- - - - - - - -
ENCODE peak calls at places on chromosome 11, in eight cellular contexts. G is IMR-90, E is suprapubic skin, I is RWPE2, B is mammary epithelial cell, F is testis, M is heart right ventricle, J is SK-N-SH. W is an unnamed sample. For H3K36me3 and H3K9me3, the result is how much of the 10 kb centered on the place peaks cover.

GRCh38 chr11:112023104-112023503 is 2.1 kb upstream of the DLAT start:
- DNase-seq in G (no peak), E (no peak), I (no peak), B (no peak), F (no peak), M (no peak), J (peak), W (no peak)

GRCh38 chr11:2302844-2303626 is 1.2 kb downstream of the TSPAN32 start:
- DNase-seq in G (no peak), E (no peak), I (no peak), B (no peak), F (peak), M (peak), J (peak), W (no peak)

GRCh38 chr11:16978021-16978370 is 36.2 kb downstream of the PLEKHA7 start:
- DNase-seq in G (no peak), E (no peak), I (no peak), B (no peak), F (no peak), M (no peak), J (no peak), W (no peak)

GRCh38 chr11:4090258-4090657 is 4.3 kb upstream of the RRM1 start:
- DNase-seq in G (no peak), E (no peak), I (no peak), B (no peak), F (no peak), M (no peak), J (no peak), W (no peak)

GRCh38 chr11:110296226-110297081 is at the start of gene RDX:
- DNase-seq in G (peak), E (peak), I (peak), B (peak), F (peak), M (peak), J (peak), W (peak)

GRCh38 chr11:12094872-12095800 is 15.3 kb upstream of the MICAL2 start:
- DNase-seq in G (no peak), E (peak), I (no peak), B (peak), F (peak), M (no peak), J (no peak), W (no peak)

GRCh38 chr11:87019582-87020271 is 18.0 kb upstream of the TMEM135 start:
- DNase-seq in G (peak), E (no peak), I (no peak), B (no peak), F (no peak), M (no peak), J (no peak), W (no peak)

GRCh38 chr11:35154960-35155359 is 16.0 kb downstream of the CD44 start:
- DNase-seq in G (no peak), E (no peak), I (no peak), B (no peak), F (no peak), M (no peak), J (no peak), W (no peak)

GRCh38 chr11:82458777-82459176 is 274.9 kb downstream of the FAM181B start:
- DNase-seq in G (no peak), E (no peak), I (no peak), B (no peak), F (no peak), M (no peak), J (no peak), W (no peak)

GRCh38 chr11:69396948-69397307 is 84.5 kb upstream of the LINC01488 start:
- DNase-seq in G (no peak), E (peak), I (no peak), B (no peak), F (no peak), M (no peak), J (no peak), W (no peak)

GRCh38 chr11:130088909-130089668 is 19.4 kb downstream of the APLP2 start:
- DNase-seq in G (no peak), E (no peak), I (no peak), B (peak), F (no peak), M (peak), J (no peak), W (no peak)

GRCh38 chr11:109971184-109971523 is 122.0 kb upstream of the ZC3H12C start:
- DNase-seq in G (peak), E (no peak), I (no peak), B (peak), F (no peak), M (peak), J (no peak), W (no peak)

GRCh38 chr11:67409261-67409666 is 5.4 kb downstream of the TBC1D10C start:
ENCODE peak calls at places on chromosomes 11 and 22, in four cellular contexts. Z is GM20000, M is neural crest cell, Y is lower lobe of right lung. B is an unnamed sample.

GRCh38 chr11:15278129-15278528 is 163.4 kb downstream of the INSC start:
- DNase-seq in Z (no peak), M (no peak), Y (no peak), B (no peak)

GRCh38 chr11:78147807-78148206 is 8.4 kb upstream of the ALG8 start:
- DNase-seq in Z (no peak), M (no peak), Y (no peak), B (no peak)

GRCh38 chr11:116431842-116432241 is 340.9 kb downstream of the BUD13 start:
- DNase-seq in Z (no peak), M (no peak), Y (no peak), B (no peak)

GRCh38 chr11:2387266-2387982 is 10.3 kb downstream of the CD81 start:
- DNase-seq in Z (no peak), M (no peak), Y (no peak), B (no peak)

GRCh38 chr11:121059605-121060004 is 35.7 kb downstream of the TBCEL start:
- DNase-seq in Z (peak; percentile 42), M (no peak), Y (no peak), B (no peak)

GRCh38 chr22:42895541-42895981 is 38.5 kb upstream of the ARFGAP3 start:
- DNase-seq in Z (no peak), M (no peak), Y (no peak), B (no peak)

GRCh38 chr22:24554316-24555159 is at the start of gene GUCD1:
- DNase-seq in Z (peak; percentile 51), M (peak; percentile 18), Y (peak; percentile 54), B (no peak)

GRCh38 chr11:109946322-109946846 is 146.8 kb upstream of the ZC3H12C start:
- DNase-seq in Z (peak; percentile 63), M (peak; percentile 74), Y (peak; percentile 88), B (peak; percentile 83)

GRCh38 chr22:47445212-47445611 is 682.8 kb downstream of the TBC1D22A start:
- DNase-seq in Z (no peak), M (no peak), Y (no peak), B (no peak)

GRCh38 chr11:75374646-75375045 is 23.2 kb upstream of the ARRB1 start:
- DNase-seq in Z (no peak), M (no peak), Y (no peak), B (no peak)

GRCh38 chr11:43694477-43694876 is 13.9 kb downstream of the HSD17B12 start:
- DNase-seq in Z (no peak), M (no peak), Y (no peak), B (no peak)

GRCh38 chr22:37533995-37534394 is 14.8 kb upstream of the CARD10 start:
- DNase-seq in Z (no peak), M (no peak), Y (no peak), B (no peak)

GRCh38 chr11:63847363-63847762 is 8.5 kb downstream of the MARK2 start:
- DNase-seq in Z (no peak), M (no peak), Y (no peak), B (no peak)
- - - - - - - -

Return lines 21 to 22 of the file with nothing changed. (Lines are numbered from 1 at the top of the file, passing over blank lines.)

- DNase-seq in G (no peak), E (peak), I (no peak), B (no peak), F (no peak), M (no peak), J (no peak), W (no peak)

GRCh38 chr11:130088909-130089668 is 19.4 kb downstream of the APLP2 start: